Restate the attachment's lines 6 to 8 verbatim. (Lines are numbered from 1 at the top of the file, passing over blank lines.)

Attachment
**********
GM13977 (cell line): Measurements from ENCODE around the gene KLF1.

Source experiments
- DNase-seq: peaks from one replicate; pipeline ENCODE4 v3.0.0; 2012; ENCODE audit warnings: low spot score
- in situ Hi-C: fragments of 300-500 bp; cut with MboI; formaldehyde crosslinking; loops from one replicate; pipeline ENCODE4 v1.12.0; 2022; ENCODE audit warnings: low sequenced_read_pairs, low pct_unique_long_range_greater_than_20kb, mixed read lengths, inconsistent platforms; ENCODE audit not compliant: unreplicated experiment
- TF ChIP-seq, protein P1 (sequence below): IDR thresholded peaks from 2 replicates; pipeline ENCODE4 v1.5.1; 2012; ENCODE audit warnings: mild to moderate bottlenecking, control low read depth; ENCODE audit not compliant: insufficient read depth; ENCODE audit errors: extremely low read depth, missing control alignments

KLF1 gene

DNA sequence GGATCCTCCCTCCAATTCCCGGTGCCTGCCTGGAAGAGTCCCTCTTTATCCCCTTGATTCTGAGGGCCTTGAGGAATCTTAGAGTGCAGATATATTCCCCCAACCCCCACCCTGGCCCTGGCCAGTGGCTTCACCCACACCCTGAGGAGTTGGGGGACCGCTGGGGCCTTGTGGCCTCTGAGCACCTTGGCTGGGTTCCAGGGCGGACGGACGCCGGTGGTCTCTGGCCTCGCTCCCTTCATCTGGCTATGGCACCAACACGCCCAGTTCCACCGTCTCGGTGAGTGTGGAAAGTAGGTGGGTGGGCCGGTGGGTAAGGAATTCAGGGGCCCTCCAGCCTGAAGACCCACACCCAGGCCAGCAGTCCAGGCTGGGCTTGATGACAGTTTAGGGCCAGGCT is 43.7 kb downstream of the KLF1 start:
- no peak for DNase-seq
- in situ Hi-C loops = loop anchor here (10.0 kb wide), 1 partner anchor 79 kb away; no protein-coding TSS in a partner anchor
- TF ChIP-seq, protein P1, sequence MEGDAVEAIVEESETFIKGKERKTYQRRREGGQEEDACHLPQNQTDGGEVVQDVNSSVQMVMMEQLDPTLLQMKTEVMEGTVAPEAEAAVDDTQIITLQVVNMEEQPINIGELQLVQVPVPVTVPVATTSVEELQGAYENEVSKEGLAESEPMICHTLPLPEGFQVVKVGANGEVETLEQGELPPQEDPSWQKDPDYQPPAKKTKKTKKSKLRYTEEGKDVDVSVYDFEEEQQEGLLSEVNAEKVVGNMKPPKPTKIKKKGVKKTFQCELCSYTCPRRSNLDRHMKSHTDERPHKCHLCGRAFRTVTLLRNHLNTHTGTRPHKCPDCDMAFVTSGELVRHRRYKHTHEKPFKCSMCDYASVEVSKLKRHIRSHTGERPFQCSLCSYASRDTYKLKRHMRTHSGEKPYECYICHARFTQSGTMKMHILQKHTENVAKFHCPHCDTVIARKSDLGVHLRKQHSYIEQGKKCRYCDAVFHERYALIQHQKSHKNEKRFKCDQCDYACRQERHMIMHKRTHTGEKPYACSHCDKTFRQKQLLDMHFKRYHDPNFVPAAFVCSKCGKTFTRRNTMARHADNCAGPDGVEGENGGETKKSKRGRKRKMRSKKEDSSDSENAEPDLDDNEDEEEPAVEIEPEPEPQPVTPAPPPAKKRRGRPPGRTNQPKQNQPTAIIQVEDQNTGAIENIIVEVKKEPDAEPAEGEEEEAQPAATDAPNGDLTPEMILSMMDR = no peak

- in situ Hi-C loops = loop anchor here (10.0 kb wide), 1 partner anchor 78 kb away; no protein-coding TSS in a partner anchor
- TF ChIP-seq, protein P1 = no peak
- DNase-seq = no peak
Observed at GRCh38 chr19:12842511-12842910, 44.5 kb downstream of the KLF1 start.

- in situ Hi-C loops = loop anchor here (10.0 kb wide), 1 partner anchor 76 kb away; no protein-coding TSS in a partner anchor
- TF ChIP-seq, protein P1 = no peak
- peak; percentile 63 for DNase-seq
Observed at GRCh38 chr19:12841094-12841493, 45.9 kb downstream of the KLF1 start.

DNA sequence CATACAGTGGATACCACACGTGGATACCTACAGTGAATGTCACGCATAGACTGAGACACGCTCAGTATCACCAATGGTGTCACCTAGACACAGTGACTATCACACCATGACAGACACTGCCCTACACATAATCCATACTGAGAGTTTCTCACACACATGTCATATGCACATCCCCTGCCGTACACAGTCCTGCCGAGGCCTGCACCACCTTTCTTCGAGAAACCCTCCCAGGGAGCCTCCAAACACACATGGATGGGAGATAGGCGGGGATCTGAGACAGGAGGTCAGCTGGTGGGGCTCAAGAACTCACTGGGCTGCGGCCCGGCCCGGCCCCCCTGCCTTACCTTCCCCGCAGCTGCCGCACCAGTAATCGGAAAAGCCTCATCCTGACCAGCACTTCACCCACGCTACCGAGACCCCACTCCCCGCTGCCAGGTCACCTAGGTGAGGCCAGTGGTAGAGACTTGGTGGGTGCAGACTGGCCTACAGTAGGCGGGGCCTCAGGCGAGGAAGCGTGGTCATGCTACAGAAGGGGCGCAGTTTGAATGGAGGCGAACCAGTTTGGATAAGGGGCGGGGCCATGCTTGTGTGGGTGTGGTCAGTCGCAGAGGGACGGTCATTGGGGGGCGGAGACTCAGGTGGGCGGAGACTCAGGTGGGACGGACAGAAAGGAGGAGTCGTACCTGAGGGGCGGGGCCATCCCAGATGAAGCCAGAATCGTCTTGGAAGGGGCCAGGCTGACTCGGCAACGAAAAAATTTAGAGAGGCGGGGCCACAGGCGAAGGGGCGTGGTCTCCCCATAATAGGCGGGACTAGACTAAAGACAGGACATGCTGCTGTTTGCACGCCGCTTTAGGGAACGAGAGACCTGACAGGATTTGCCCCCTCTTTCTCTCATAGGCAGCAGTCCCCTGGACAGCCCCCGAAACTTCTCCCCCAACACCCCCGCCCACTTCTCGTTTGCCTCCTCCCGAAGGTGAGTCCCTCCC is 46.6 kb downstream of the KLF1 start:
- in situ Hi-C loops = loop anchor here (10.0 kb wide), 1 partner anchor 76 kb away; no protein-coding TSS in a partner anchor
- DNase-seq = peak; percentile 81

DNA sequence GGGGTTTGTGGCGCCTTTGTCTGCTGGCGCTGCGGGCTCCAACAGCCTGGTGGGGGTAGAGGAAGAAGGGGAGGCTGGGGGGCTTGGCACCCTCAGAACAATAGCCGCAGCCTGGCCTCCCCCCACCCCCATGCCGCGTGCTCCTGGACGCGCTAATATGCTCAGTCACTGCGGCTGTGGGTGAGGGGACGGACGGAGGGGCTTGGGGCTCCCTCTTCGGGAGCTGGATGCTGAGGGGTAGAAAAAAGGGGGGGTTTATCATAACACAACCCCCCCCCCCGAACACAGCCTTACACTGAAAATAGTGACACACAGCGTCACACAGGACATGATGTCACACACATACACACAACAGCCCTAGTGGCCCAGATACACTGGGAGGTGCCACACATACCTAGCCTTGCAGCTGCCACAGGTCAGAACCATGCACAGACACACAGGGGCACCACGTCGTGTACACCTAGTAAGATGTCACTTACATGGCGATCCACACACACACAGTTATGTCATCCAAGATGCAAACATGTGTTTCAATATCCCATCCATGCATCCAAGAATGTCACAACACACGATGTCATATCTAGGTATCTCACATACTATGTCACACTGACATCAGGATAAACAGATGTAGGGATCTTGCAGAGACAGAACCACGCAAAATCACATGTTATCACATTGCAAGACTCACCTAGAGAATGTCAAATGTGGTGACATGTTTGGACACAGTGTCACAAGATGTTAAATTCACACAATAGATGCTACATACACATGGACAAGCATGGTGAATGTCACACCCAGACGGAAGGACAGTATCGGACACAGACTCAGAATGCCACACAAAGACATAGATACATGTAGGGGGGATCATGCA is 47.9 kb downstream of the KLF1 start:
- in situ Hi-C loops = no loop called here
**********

KLF1 gene

DNA sequence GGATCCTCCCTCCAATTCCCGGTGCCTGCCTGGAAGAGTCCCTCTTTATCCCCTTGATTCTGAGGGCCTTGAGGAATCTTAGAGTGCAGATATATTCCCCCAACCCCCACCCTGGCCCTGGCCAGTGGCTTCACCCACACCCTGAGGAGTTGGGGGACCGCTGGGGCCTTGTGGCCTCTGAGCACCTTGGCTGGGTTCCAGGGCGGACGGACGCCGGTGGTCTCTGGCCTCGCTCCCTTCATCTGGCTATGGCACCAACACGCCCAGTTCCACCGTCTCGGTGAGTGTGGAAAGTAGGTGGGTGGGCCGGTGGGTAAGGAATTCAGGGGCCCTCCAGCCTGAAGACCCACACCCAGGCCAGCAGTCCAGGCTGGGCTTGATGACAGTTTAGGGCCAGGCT is 43.7 kb downstream of the KLF1 start:
- no peak for DNase-seq